Drug (Brand / Generic)
Sabril / vigabatrin
Sabril (vigabatrin) is an antiepileptic drug indicated for the treatment of refractory complex partial seizures (CPS) and infantile spasms (IS).
It was developed by Ovation Pharmaceuticals, which was later acquired by Lundbeck in February 2009.
The Peripheral and Central Nervous System Drugs Advisory Committee appointed by the US Food and Drug Administration (FDA), recommended sabril as an adjunctive treatment for adults with CPS, in January 2009.
In August 2009, sabril was approved by the FDA for the treatment of IS in paediatric patients aged one month to two years, and also as add-on therapy for adult patients with refractory CPS.
A complex partial seizure is an epileptic seizure, which starts focally within the lobe of the brain and results in loss of consciousness. It is estimated that about three million people in the US are affected by epilepsy and 35% of them have CPS.
Infantile spasms, also known as West Syndrome, is a rare epileptic disorder found in infants. Every year 2,500 new cases of IS are registered across the US.
Sabril is an anti-epileptic drug that contains vigabatrin. The exact mechanism of action of the drug is not known, but it is assumed that the drug works by restraining the enzyme responsible for metabolising gamma-aminobuytric acid transaminase (GABA-T).
The drug reduces the risk of seizures by increasing the level of GABA in the brain. The drug is available in the form of 500mg tablets and powder for oral solution.
The FDA approval for sabril for treating CPS and IS indications was based on two Phase III clinical trials for each indication.
The first Phase III clinical trial for CPS was a randomised, double-blind and placebo-controlled and doseresponse study. It enrolled 174 subjects with CPS. The study was for an eight-week baseline period followed by an 18-week treatment period. The patients were administered with placebo or 1, 3, or 6g/day sabril twice daily.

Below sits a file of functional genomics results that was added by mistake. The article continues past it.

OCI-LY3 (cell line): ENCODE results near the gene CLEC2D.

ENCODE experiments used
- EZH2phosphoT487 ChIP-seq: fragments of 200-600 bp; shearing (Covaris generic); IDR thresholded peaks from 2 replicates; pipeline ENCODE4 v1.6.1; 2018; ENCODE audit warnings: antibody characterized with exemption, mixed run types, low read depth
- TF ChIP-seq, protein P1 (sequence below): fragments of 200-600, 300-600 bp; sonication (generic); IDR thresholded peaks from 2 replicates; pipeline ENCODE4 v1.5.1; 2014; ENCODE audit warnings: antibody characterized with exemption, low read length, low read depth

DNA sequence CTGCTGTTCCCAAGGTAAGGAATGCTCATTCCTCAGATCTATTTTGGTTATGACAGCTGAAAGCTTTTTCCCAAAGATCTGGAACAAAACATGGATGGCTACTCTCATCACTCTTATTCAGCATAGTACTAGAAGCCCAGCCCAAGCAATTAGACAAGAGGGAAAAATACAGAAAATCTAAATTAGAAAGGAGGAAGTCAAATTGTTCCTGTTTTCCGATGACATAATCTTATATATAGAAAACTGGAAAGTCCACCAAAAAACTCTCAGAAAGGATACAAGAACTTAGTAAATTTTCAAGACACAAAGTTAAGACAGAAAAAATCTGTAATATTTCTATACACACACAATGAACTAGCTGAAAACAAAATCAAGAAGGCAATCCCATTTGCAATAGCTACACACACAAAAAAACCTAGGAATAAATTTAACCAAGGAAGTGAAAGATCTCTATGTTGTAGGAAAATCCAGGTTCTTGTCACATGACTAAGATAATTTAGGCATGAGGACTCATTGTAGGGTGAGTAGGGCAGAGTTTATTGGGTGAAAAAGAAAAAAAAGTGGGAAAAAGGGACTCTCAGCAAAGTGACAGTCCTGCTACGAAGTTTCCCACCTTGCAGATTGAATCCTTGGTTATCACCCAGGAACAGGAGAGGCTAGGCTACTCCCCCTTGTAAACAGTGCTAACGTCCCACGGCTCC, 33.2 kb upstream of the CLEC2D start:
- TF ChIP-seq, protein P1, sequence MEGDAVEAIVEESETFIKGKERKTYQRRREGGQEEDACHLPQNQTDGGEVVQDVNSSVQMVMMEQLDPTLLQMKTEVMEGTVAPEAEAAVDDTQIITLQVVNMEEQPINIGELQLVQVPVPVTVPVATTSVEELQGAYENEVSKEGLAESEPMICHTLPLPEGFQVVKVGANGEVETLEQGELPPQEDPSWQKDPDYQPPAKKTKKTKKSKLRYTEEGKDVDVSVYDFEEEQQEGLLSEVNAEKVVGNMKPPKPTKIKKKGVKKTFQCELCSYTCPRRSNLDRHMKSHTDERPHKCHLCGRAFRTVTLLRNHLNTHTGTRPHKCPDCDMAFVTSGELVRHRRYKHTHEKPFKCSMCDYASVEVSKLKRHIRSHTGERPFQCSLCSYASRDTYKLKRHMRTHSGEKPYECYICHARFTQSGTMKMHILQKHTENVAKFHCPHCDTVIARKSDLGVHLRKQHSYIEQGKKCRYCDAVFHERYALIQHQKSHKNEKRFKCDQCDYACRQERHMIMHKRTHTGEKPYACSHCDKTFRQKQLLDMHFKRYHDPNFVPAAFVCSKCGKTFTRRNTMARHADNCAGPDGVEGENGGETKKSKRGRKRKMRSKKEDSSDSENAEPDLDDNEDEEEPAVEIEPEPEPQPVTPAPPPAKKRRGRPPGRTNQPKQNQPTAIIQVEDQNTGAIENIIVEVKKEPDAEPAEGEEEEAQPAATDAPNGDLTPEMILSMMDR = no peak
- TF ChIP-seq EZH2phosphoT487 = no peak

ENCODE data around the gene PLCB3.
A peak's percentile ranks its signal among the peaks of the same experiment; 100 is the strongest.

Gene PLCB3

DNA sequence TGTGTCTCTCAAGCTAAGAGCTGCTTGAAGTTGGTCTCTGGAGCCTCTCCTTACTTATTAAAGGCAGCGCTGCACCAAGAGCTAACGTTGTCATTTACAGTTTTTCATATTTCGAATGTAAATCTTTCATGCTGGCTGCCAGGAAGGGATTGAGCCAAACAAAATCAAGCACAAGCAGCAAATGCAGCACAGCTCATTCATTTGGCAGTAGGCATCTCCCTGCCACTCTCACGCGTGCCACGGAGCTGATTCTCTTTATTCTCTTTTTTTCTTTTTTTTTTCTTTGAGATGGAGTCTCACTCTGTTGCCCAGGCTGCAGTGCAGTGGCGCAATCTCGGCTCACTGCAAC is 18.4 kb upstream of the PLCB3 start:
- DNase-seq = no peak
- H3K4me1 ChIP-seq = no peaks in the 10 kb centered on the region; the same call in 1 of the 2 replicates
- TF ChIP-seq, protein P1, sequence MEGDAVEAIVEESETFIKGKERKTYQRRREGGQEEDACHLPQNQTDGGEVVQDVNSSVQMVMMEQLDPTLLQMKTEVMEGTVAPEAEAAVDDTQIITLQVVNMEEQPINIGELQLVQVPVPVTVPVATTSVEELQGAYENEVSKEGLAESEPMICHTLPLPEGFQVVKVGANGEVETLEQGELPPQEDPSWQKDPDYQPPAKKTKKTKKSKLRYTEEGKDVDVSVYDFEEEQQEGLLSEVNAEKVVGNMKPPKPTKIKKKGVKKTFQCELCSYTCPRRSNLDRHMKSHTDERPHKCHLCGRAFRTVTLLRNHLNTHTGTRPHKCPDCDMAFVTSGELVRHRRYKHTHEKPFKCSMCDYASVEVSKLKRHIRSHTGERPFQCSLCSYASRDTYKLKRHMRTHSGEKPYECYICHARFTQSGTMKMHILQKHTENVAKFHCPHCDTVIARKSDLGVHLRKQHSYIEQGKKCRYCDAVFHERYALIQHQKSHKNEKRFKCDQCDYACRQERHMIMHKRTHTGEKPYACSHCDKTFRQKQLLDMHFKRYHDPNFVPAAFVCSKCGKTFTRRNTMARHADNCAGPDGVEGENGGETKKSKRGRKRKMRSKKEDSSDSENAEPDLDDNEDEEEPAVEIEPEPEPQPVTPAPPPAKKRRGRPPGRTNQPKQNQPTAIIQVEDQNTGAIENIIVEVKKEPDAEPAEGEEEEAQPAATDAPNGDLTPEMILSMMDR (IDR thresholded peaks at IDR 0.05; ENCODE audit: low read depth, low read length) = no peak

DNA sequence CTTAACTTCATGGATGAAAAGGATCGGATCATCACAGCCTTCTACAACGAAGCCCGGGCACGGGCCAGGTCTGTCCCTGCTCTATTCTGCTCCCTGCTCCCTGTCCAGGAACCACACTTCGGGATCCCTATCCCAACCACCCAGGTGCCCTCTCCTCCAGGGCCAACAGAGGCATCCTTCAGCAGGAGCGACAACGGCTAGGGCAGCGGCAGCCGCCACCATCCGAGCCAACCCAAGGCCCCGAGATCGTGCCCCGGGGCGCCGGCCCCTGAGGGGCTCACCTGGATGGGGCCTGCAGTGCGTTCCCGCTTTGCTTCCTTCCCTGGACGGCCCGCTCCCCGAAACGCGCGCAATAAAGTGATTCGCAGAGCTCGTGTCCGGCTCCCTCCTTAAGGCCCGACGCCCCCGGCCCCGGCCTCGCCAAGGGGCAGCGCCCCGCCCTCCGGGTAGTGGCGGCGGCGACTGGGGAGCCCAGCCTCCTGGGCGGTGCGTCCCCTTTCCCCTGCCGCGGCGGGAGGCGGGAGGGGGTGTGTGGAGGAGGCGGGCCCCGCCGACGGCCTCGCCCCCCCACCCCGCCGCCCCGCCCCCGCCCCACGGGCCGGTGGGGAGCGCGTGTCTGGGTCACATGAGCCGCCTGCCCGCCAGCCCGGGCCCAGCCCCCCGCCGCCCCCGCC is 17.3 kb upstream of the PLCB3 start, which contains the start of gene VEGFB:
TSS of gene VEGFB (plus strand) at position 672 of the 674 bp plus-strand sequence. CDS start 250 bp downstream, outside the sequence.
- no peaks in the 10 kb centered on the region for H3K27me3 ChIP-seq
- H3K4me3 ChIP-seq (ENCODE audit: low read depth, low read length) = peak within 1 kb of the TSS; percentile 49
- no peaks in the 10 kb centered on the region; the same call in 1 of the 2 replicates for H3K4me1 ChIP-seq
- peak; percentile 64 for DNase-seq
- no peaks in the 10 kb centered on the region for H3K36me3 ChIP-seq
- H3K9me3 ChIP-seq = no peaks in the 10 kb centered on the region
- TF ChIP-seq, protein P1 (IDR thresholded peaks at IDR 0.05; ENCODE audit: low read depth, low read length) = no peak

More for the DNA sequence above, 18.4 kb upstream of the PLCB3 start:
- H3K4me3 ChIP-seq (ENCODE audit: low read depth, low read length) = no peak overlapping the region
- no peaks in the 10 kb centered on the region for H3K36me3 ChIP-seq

Study results showed that the patients treated with 3g/day and 6g/day dose of sabril were statistically superior when compared to placebo. It also demonstrated that 6g/day dose was not superior to the 3g/day dose.
The second clinical trial was a randomised, double-blind, placebo-controlled, parallel study. The study enrolled 183 patients with CPS. The study consisted of an eight-week baseline period followed by a 16-week treatment period. The dose of sabril was titrated upward during the trial.
The results of the study demonstrated that the patients treated with sabril 3g/day were statistically superior when compared to the placebo group.
Trobalt (ezogabine / retigabine) is indicated for the treatment of partial-onset epileptic seizures in patients aged more than 18 years old.
The FDA approval for IS indication was also based on two Phase III clinical trials. The first trial was a multicentre, randomised, parallel group, and a partially-blind study. It enrolled 221 patients with IS. Patients were randomised to receive sabril in either low dose consisting 18-36mg/kg/day or high dose consisting 100-148mg/kg/day. The endpoint of the study was finding spasm-free patients for seven consecutive days beginning within the first 14 days of sabril therapy.
The results of the study showed that 17 patients treated with high doses of sabril achieved spasm freedom compared with eight patients in the low dose group.
The second clinical trial on sabril for treating patients with IS enrolled 40 subjects. The study consisted of a pre-treatment period of two-three days, followed by a five-day double-blind treatment phase. Patients were administered with sabril 50mg/kg/day or placebo.
The study results showed that sabril was statistically significant in overall reduction in spasms by 68.9% when compared to 17% in the placebo group.
Lundbeck initiated Phase IV clinical trials on Sabril in December 2010. It is an open label single group assignment which enrolled 80 patients with CPS. The study is initiated across many centres in the US. The primary outcome measure of the study is to find the change in visual fields and measure the change in the retinal structure. The study is expected to be completed by July 2013.
Sabril was launched into the US market in the third quarter of 2009. It is the first therapy approved by the FDA for treatment of IS. Sabril, however, can cause permanent vision loss in infants, children and adults. Central vision and visual acuity are unaffected.
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